In light of the above, one wonders what other ‘impartial’ legal accusations Schabas would like to indict Israel for in the ICC.

Schabas believed that by appearing ‘reasonable’, he could evade scrutiny about his anti-Israel bias. Unfortunately, he has left a clear trail of his intentions and preferences.

The very resolution creating the inquiry which Schabas is slated to head and which is sponsored by the Arab and Islamic states was “born in bias,” in that it condemns Israel 18 times without mentioning Hamas even once.

Schabas will not like that the EU refused to support the resolution, saying it was “unbalanced, inaccurate, and… fails to condemn explicitly the indiscriminate firing of rockets into Israeli civilian areas as well as to recognize Israel’s legitimate right to defend itself.” Even US President Barack Obama’s representative to the UNHRC described the inquiry as “yet another one-sided mechanism targeting Israel.”

In his latest [as of this writing] doozy, Schabas refused to say if his commission of inquiry would examine crimes by Hamas. His excuse was that he would need to check with “the other commissioners”. (Actually, there’s only one other commissioner, Doudou Diene; the third one, Clooney fiancee Amal Alamuddin, pulled out on the same day the UN announced her appointment.)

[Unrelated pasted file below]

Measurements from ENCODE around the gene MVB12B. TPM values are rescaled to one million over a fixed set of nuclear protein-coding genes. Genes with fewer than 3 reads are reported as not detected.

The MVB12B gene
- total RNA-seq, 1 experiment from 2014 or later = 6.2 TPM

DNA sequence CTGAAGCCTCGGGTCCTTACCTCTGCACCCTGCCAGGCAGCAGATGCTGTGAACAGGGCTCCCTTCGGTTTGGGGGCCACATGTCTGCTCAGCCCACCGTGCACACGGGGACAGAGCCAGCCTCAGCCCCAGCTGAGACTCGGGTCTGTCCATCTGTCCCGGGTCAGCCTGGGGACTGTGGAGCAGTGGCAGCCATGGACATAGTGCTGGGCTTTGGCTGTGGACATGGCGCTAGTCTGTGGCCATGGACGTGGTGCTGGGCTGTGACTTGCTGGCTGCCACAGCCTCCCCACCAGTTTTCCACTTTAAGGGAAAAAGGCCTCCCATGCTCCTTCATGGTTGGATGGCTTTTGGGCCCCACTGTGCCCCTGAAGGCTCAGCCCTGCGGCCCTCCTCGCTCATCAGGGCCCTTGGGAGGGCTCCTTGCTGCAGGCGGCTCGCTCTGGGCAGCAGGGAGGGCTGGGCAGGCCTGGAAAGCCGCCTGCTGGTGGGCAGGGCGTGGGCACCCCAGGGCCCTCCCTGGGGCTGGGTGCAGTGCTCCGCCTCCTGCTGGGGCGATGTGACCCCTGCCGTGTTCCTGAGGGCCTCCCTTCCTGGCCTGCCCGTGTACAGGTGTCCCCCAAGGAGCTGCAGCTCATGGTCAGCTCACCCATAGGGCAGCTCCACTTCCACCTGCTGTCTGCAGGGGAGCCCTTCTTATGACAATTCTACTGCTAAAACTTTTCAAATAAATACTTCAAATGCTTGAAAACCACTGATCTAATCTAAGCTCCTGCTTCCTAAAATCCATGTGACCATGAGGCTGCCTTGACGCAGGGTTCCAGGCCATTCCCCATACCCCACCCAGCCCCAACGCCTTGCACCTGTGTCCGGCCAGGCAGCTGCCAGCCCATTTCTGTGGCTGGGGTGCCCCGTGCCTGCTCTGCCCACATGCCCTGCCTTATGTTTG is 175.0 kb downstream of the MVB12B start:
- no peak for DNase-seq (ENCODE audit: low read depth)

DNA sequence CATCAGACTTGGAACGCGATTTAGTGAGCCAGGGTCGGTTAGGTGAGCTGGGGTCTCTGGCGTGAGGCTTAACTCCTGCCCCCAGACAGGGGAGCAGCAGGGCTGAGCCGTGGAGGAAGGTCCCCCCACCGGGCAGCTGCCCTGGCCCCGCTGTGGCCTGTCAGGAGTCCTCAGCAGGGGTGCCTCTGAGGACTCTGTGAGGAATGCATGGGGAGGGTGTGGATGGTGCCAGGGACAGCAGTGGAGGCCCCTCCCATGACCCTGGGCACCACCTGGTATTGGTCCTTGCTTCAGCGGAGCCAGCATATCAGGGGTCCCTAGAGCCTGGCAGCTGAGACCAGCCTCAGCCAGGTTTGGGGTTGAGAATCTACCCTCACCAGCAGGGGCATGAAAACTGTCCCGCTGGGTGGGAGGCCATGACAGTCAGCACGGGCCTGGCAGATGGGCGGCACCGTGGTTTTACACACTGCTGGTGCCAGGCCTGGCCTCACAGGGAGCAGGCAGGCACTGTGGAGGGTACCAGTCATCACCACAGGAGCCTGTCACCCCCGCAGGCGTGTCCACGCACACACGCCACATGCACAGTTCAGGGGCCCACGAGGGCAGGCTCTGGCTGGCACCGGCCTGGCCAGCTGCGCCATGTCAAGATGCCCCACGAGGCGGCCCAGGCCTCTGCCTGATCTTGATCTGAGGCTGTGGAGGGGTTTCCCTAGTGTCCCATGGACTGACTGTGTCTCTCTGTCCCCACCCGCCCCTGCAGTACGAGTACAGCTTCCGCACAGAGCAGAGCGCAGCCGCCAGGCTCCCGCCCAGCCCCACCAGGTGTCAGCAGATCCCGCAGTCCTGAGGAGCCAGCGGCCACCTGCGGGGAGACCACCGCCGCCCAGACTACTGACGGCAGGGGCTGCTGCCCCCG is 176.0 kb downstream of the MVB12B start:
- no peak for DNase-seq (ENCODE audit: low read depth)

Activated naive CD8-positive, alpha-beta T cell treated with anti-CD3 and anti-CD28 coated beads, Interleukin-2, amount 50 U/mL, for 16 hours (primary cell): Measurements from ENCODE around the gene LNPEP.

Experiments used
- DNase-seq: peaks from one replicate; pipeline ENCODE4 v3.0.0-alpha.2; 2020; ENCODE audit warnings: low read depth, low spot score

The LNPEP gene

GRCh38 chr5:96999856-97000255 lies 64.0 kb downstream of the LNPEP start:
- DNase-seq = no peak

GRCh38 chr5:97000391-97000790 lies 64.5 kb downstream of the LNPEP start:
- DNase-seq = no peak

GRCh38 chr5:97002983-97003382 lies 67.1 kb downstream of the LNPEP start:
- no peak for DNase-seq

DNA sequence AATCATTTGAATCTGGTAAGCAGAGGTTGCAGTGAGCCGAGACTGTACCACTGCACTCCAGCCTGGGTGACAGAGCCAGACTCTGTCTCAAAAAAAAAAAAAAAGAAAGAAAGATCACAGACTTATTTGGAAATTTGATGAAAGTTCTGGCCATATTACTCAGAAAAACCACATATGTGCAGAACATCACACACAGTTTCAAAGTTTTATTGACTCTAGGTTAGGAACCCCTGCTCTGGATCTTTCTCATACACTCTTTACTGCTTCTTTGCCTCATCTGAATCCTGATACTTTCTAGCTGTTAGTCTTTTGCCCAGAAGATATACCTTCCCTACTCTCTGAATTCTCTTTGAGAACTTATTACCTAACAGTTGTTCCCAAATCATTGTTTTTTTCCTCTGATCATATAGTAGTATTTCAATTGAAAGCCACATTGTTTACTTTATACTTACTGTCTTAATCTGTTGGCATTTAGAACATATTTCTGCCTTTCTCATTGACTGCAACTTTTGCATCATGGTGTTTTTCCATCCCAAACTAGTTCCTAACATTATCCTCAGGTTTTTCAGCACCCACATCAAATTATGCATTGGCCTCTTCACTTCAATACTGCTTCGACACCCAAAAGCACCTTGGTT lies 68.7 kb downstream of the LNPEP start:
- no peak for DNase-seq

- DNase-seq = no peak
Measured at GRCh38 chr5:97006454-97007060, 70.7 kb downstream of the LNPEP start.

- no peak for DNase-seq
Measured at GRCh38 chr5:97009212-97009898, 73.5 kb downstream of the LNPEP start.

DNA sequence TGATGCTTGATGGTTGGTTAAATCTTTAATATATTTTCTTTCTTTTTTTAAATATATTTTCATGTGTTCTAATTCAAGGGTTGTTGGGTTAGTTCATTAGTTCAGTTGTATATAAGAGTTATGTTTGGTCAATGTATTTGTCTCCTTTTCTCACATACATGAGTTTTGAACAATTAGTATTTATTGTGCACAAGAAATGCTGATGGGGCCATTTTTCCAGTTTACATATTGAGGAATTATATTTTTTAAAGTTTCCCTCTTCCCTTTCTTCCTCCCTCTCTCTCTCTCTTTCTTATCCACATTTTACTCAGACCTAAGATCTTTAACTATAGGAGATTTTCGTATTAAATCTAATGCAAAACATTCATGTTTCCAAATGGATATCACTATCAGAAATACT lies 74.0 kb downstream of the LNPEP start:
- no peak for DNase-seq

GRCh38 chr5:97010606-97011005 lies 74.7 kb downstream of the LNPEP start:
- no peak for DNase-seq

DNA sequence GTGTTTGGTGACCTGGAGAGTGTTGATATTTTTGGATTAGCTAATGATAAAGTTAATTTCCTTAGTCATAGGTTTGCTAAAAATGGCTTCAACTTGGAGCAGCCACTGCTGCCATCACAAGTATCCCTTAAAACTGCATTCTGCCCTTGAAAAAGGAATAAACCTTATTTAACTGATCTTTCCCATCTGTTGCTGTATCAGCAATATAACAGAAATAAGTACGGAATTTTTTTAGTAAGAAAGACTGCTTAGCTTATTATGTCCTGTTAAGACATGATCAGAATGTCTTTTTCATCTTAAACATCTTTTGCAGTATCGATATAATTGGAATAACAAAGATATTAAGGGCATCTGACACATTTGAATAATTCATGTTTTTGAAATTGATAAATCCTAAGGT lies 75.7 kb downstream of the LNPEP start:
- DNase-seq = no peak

Further, Schabas refuses to call Hamas a terrorist group, even though it is legally defined as such by the United States, the European Union, the United Kingdom, Canada, Jordan, Egypt, Australia, Japan and Israel.

When, in 2004, Schabas was invited to lecture  at the United States Holocaust Memorial Museum in Washington, Jerry Fowler, the founding director of the museum’s Committee on Conscience, introduced him as “the world expert on the law of genocide and international law.”

“He wrote the book on it,” said Fowler in his introduction. “He has thought very deeply about the historical underpinnings of genocide in international law.”

Fowler may well be right. However, that is no guarantee that William Schabas does not have a pre-determined agenda.

From the brief overview outlined above, Israel should not accept his candidacy even if he asserts that he intends to “…park his prejudices at the door…”

Israel should not co-operate with William Schabas or his commission of inquiry.